Monday, September 29, 2014

Save the Tatas!!! Does Body Weight Increases your Breast Cancer Risk?

October is take care of your girls month!

I don't know about you, but Breast Cancer has impacted my family many times. My Mother, my Grandmother, my Aunt, and my Cousin all are beautiful, smart, strong women. They are SURVIVORS! I am so proud of all of their courage, their drive to get healthy, their attitude to keep going and not stop even in the darkest of times. 
With everything they have gone through, I wanted to see what could I do to try and lower my risk. To my surprise there are many things that you can do! Of course nothing is 100% - but wont hurt!! 

Body weight and BMI

Body mass index (BMI) is a measure used to define body weight status (normal, overweight and obese) in research studies. BMI includes a measure of height and weight, so it is a better comparison of body weight status than weight alone. Many studies have linked BMI to breast cancer risk. However, BMI affects risk for pre- and postmenopausal women differently.

Body weight and premenopausal breast cancer risk

Premenopausal women who are overweight or obese have a 20 to 40 percent lower risk of breast cancer than those who are lean, according to Susan G Komen. This benefit is not well understood and may be limited to estrogen receptor-positive breast cancers.

Although being overweight or obese may lower breast cancer risk before menopause, weight gain should be avoided. Most breast cancers occur after menopause, and any weight you gain before menopause you may carry into your postmenopausal years. 

Let's be honest, if you are overweight, or have struggled with your weight your whole life, you are not all of a sudden going to drop all the weight put on over all those years in 1 day before you enter menopause. Many times, you do not even know when menopause will start. Why take a chance? 

Body weight and postmenopausal breast cancer risk

Postmenopausal women who are overweight or obese have a 30 to 60 percent higher breast cancer risk than those who are lean. 30 - 60 percent higher!

Being overweight after menopause may increase the risk of estrogen receptor-positive breast cancers more than estrogen receptor-negative cancers. A meta-analysis that combined the results of four studies found postmenopausal women who were heavy had a 70 percent greater risk of estrogen receptor-positive breast cancer compared to those who were lean. 

How can body weight effect my cancer risk?

In postmenopausal women (whose ovaries no longer produce much estrogen), estrogens mainly come from fat tissue. Fat tissue contains an enzyme called aromatase that converts hormones called androgens (made mostly in the adrenal glands) to estrogens. So, heavier women have higher blood estrogen levels than leaner women. This extra estrogen likely explains at least some of the increased breast cancer risk among postmenopausal women who are overweight. Women with higher estrogen levels have an increased risk of breast cancer compared to women with lower estrogen levels.

Women who are heavier also tend to have higher levels of insulin in their bodies compared to leaner women. Some studies have shown an increased risk of breast cancer among postmenopausal women with high levels of insulin including women with type 2 diabetes.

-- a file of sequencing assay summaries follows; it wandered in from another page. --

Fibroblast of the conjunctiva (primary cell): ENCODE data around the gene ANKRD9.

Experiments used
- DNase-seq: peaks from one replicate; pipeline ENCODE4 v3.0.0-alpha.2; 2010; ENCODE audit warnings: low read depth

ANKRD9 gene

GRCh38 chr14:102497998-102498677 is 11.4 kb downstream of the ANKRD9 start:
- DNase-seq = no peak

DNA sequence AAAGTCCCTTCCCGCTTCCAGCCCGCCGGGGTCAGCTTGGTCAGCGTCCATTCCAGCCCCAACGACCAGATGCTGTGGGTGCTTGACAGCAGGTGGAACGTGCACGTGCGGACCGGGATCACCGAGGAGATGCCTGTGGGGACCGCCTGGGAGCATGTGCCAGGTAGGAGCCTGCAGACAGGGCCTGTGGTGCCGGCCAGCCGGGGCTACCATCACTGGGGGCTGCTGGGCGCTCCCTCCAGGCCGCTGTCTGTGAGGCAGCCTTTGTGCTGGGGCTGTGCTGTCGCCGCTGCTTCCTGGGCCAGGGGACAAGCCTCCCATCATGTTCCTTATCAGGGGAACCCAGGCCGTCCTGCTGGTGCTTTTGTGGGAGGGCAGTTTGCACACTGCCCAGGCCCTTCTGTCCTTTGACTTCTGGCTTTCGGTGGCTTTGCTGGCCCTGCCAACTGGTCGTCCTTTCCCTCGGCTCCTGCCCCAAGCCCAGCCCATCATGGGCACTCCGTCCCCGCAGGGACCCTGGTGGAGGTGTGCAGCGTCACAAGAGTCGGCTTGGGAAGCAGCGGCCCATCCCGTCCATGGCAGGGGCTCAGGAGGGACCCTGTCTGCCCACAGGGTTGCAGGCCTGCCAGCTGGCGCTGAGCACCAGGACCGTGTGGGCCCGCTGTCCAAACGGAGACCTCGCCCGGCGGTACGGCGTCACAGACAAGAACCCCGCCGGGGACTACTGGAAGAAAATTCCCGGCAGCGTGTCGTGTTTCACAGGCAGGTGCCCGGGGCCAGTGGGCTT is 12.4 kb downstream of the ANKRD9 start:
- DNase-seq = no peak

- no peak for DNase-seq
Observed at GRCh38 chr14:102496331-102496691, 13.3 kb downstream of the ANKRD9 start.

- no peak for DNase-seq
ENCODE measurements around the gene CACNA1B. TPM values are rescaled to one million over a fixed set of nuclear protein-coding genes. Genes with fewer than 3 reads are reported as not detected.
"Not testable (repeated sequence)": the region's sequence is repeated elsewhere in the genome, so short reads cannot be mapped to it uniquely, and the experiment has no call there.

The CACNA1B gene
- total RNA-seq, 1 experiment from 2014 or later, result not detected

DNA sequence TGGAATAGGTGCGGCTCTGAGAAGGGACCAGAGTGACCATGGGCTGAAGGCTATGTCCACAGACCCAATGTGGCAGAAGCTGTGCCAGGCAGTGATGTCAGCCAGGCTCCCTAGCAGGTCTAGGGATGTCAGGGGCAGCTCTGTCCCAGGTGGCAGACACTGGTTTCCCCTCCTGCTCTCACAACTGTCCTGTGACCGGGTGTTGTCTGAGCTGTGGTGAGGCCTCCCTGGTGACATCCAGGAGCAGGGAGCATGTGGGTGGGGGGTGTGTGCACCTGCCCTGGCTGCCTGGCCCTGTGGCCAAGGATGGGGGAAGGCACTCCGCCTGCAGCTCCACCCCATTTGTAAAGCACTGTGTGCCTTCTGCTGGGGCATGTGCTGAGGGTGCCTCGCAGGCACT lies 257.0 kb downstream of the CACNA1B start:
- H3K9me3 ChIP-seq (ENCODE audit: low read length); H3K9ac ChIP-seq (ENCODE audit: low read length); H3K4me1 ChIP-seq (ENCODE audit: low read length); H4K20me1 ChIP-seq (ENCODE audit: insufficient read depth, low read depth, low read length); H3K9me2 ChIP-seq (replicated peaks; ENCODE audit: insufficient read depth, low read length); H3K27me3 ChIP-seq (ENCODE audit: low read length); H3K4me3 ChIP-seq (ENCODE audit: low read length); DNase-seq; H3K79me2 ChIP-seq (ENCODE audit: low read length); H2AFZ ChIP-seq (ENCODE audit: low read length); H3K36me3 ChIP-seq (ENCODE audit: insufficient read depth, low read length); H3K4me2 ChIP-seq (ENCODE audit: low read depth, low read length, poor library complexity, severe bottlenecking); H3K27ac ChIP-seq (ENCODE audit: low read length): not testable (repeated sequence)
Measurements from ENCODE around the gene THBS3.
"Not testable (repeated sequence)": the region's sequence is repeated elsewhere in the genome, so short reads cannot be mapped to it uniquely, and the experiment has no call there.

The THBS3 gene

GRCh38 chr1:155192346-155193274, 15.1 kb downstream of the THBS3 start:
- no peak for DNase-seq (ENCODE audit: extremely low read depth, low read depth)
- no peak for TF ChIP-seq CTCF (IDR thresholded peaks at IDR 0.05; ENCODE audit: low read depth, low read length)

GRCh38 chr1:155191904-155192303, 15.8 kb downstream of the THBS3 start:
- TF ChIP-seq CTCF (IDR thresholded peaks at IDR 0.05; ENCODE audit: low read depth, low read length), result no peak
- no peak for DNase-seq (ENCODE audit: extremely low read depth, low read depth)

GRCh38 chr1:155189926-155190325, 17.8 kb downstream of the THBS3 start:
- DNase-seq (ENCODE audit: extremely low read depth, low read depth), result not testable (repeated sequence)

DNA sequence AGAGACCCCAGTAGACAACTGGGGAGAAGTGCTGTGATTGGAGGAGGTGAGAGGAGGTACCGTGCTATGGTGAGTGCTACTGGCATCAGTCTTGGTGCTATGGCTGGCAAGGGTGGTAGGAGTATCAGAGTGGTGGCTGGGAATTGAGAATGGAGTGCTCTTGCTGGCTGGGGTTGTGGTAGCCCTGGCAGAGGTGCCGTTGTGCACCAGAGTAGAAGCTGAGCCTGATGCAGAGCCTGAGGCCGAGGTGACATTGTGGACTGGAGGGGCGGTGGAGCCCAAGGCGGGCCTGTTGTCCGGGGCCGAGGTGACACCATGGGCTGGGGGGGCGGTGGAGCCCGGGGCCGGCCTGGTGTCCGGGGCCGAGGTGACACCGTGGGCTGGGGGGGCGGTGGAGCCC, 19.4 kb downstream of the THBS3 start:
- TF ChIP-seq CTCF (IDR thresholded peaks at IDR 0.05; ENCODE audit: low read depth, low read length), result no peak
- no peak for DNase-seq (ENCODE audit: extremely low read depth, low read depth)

Weight gain and breast cancer risk

Gaining weight in adulthood appears to increase a woman’s risk of postmenopausal breast cancer. In the largest study to date, (According to Susan G Komen) women who gained about 20 pounds after age 18 had a 15 percent higher risk of postmenopausal breast cancer compared to women who gained little or no weight. Women who gained 55 pounds or more after age 18 had a 45 percent higher risk.

It’s not just the weight gained from age 18 that seems to be important to risk. Even women who gain weight after menopause appear to increase their risk of breast cancer. Findings from the same study showed that women who gained 20 pounds or more after menopause had an 18 percent higher risk of breast cancer compared to those who gained little or no weight after menopause.


Losing weight after menopause may help lower risk of breast cancer. One large study found women who lost four to 11 pounds after menopause had more than a 20 percent lower risk of breast cancer compared to women whose weight did not change, 22 pounds or more 30-50 percent lower risk. There are more studies going on.

It's never too late to adopt a healthy lifestyle

Making healthy lifestyle choices has benefits at any age. Being more active, eating a balanced diet and becoming more aware of your health can be physically and mentally rewarding at any point in life.

So in honor of my family members who struggled, fought and won their fight against breast cancer, in honor of those who fought and won, or fought and lost - Any Challenge Pack (fitness program of your choice & 30 day supply of Shakeology) purchased 9/29/14 - 10/31/14 through me and my website as your FREE Beachbody Coach - a percentage of the proceeds will be donated to Susan G Komen to continue the research and the fight against Breast Cancer. When you order, just send me a message "Save the Tata's" at or on Facebook "Kristin Palapoli Nicolellis"- so the donation can be made. 

My next Challenge & Accountability Group will be starting October 6th. Reserve your spot early!! 

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Click here to fill out the Challenge Group Application